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Kerry's primary was over much quicker.  New Hampshire basically ended it.  Obviously the challenger will strengthen now that the general started yesterday. 
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AmericanNation
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« Reply #10 on: April 11, 2012, 09:32:32 am »
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http://obamaisntworking.com/stories/in-your-neighborhood-allentown/
http://obamaisntworking.com/stories/in-your-neighborhood-allentown/

http://obamaisntworking.com/stories/obama-job-plan-late/
http://obamaisntworking.com/stories/obama-job-plan-late/

Having grown up in a Union+Dem Lawyer household in the rust belt I can say with some authority that ads like this are just devastating to a reelection bid.   
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ajb
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« Reply #11 on: April 11, 2012, 09:39:36 am »
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Kerry's primary was over much quicker.  New Hampshire basically ended it.  Obviously the challenger will strengthen now that the general started yesterday. 
Romney was already in near-record unfavorability territory by the end of January, so you can't entirely blame the primary for that.
Actually, Romney's the one who should be trying to take a page from Clinton's book -- a challenger running against an incumbent in tough economic times, whose unfavorability provides the only precedent for Romney's. Of course, Bill Clinton was unpopular because he slept around, and won the election by feeling people's pain. Romney's unpopular because he's rich and aloof and awkward. "Understanding the problems of people like you" is Romney's Achilles heel.
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AmericanNation
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« Reply #12 on: April 11, 2012, 09:59:04 am »
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Unfavorability #'s on Romney are probably soft because many republicans are/were unsold or uncertain on his true social positions and the 'Romneycare vs Obamacare' thing.  That stuff is probably a bonus in the general.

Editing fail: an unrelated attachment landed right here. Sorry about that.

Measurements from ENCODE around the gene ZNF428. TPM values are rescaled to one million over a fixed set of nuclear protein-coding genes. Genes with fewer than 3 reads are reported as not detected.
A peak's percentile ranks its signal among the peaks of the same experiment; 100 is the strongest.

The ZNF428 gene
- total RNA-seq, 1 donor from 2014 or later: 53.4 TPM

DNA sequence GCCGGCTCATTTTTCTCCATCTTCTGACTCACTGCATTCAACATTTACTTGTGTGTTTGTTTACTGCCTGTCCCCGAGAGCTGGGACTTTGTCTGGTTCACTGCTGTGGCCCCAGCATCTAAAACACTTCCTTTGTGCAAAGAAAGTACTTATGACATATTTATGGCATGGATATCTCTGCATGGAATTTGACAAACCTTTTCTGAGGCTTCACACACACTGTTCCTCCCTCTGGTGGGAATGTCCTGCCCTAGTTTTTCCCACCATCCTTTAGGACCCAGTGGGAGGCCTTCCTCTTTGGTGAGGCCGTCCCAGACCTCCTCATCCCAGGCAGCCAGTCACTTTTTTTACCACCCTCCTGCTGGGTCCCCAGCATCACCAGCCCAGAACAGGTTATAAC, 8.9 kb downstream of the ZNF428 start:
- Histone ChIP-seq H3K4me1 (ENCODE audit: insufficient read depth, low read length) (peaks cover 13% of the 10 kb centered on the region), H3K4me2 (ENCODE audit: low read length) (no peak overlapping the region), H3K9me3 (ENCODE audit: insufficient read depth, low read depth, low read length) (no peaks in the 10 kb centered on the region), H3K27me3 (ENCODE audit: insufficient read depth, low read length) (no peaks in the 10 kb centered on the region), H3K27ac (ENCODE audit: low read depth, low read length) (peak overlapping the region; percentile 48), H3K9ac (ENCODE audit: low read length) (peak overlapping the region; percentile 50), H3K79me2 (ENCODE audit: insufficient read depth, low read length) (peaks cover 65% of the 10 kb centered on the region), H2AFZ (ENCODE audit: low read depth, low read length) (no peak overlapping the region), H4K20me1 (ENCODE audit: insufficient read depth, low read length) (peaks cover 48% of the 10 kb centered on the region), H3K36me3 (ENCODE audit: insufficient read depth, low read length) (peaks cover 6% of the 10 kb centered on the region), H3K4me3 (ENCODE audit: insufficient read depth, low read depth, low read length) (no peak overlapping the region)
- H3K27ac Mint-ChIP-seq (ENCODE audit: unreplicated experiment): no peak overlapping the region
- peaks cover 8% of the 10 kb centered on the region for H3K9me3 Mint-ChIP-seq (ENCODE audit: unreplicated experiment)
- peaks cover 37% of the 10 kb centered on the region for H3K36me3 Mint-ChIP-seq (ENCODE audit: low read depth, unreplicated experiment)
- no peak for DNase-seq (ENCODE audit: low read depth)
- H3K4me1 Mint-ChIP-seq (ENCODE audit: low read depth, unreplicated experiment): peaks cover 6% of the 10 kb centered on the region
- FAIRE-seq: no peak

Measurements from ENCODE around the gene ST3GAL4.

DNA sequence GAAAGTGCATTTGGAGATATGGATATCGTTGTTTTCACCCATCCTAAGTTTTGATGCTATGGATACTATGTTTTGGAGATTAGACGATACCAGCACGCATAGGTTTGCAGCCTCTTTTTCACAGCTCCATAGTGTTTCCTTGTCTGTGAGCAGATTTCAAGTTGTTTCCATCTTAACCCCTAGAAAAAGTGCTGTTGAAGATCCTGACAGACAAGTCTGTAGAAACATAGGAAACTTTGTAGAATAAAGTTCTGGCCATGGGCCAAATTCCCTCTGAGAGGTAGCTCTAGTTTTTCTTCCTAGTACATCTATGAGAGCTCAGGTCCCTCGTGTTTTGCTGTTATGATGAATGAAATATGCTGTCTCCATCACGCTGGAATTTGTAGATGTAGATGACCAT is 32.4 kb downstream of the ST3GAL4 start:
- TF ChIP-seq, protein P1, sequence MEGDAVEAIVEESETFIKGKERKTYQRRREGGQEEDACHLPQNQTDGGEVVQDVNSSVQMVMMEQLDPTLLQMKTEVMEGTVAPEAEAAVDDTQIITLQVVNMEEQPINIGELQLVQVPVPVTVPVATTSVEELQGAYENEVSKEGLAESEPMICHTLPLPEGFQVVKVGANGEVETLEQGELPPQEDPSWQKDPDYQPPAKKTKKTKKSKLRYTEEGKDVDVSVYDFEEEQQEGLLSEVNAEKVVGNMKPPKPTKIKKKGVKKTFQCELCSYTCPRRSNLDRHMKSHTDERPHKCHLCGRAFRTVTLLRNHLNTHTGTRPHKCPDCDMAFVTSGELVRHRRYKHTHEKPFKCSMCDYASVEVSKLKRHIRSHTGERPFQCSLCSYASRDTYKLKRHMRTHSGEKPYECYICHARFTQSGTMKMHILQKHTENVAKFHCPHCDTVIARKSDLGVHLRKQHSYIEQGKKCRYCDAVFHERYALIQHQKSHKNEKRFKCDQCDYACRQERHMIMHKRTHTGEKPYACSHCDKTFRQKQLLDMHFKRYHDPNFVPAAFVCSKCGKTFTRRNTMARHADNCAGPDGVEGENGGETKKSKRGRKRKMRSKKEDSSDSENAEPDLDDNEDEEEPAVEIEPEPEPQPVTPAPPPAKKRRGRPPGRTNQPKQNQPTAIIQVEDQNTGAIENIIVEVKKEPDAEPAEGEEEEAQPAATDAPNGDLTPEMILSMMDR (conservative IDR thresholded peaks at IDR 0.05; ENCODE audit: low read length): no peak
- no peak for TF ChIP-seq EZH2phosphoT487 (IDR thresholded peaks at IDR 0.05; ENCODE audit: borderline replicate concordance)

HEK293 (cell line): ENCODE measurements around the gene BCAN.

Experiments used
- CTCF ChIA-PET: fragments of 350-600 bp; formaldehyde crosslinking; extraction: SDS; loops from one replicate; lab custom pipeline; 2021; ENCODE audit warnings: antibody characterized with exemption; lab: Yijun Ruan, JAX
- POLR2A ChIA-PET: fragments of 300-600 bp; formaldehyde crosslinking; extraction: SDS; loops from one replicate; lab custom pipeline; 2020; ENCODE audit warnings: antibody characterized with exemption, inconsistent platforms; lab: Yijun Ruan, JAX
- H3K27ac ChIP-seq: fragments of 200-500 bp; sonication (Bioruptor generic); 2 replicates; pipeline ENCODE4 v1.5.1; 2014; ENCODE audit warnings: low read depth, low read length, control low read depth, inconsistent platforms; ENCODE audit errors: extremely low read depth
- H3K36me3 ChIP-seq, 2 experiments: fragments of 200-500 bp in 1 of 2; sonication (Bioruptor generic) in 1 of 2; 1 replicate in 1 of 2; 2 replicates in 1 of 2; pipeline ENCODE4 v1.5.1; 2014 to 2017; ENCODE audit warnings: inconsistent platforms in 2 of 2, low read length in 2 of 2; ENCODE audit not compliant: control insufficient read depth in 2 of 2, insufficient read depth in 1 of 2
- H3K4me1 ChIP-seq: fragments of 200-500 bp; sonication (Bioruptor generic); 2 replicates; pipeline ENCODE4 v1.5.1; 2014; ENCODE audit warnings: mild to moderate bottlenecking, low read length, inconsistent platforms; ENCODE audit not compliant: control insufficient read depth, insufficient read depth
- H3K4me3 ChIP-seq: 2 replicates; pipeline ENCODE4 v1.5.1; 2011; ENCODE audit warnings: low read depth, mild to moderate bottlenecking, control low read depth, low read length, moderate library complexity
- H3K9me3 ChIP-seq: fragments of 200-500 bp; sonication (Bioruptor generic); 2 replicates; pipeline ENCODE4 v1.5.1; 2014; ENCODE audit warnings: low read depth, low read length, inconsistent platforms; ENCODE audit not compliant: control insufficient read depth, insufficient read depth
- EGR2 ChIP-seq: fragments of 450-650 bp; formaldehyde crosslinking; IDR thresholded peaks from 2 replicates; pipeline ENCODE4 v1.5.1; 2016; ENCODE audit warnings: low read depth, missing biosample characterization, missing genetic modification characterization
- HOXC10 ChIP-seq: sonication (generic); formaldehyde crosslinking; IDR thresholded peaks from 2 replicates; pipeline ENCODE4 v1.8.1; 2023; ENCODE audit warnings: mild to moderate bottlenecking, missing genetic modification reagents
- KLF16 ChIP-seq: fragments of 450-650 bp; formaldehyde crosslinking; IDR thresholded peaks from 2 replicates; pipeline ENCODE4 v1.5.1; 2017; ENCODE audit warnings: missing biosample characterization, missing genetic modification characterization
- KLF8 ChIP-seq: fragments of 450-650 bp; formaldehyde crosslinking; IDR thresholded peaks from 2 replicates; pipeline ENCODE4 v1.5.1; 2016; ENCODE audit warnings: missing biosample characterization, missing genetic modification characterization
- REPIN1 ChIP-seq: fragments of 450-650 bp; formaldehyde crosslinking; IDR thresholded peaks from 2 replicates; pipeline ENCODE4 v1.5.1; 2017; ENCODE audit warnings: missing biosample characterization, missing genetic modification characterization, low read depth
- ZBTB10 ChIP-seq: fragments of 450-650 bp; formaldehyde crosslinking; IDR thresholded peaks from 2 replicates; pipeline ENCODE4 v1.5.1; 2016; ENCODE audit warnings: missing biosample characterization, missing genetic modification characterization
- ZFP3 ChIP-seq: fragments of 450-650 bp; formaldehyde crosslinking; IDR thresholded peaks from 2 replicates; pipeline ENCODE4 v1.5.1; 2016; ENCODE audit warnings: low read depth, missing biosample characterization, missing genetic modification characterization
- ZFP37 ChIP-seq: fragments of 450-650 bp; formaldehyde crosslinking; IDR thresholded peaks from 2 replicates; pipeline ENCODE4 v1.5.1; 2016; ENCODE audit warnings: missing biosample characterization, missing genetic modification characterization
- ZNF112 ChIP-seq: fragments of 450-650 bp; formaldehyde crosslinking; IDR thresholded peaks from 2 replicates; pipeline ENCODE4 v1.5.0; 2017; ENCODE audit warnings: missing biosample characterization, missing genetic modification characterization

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« Reply #13 on: April 11, 2012, 10:02:19 am »
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Unfavorability #'s on Romney are probably soft because many republicans are/were unsold or uncertain on his true social positions and the 'Romneycare vs Obamacare' thing.  That stuff is probably a bonus in the general.     
Actually, his really lethal favorability numbers are with independents.
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AmericanNation
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« Reply #14 on: April 11, 2012, 10:04:53 am »
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you mean "people that don't know what they really think and often change their mind" Bush in 1999 wasn't strong with independents either. 
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AmericanNation
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« Reply #15 on: April 11, 2012, 10:32:46 am »
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"A new poll from the centrist Democratic group Third Way surveyed 1,000 independent voters in 12 swing states. Obama leads Romney among this group by 44 to 38 percent. But the catch came here: Asked to rate themselves from 1 to 10 on an ideological scale, the group collectively put itself at 5.2, slightly right of center. Meanwhile, respondents put Obama at 3.9 and Romney at 6.1—each of them equidistant (1.1 points) from the center. In other words, they said Obama is exactly as liberal as Romney is conservative, and they said they are a bit closer to Romney."
-daily beast (today)

You think that's a problem for Romney?  back flips and cartwheels are in order.
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« Reply #16 on: April 11, 2012, 12:35:55 pm »
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Database entry: http://uselectionatlas.org/POLLS/PRESIDENT/2012/polls.php?action=indpoll&id=4220120401033
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IDS Ex-Speaker Ben Kenobi
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« Reply #17 on: April 12, 2012, 12:50:15 pm »
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Quote
That stuff is probably a bonus in the general.

Not vs Obama, it isn't. Why would a liberal independent prefer Romney's record on Obamacare to Obama?   

This election is gonna be like Goldwater.
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« Reply #18 on: April 12, 2012, 06:49:48 pm »
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Because Romney is competent.  If you want government to do more, than Romney is your guy because he is a technocratic machine of efficiency.  If you want government to cost less than Romney is your guy because he isn't a radical ideologue hell bent on spending the country into oblivion.  Understanding that COST has to be weighed against BENEFIT isn't a revolutionary concept, but only one party has shown an ability to acknowledge it... or pass a budget for that matter.